My dissertation, “All the Comforts of Hell: Doughboys and American Mass Culture in the First World War,” argues that American soldiers used the scale and scope of their needs during World War I to push army officers and welfare secretaries to reshape all facets of the country’s mass culture. Mass conscription created an unprecedented army marked by the racial, ethnic, and class diversity of four million recruits, and progressive administrators from seven welfare organizations and the War Department organized entertainment and morale programs on their behalf. My analysis expands beyond interpretations of wartime welfare as an effort to remake young men or replicate middle-class lifestyles, instead borrowing approaches from business and consumer history to illustrate individuals’ ability to reshape institutions. Placing soldiers at the center of these programs ultimately provides a more accurate portrait of the social history of the military while also demonstrating the dynamic potential of mass culture.
During my time at Hagley funded by an Exploratory Research Grant, I studied the Chamber of Commerce of the United States records. In the Chamber’s minutes and publications, I discovered its leadership actively supported the government’s War Risk Insurance program. In the early twentieth century, Progressive officials believed the robust pensions the federal government provided to Civil War veterans were actually a flawed policy that committed the federal government to unwise long-term expenses. As a result, a major benefit the government provided to soldiers was War Risk Insurance; the federal government sold insurance to soldiers at subsidized rates comparable to what they would pay if they were not serving in the military. Such a program encouraged conscripts from a variety of backgrounds to both embrace insurance as an important consumer good and perceive the benefits of providing personal data to salesmen and the federal government. The Chamber of Commerce actively encouraged members to promote this program, asking members to send letters to former employees now enlisted in the military to take advantage of the program.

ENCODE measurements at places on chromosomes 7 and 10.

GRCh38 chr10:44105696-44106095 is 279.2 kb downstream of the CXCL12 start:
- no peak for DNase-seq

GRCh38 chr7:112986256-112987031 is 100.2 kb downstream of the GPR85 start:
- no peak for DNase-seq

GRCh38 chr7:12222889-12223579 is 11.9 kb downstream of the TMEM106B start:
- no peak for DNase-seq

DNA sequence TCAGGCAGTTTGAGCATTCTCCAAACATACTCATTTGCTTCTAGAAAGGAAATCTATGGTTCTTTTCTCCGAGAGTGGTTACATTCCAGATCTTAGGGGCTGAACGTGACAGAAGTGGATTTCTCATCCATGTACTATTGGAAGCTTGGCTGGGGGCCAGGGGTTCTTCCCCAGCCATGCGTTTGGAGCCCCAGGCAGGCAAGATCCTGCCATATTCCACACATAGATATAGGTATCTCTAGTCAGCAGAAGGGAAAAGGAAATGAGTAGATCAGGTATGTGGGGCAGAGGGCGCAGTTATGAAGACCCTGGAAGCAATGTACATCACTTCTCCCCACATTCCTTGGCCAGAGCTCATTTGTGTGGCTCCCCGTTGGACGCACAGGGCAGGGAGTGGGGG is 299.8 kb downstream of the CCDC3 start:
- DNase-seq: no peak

Through my prior research at other archives, I connected these Chamber advertisements to soldiers’ sentiments about the program. John J. Barada learned about the program from his commanding officer and was impressed by its potential benefits, deciding to take out the maximum policy. Others such as Walter Shaw faced the dangers of war and knew the program could help, contemplating the philosophical dilemma that made him “worth more dead than alive.” Following the armistice, The Stars and Stripes reported that over four million soldiers and sailors had purchased insurance policies valued over $40 billion through the program.
I continued my research in Hagley’s collection of trade literature and histories on several American companies that produced goods marketed towards soldiers during World War I. Through these materials, I learned about several companies that marketed their products to soldiers. For example, Eastman Kodak marketed its Vest Pocket Autographic Kodak camera to soldiers’ families as a gift that could alleviate the boredom of training camp life.
Although officially barred from taking pictures overseas, soldiers like Everett Kornegay and Lucien Cocke loved the camera and took it with them to France. The Kodak was popular enough that French retailers purchased advertisements in the Stars and Stripes encouraging soldiers to take advantage of new technologies and services, and some welfare huts sold Kodak film to soldiers that allowed troops to continue enjoying their hobby. Soldiers like Otis Emmons Briggs integrated their photographs into their memoirs, while others including Rex Bixby and Richard Crump collected their pictures into elaborate scrapbooks that demonstrated the camera’s obvious benefit allowing soldiers to create and store personal memories. By connecting corporate and personal sources, I demonstrate not just that companies like Kodak and the insurance industry hoped to win soldiers’ business, but also that perceived personal benefits encouraged the American public to embrace them.
I would like to thank the entire staff of the Hagley Library for their help. It was an honor receiving an Exploratory Research Grant, and I hope future scholars will continue to take advantage of Hagley’s excellent material and human resources.
Mark Hauser (@markhauser) recently completed his doctoral dissertation in the History Department at Carnegie Mellon University. His research interests include nineteenth- and twentieth-century US cultural history, popular culture, and consumerism.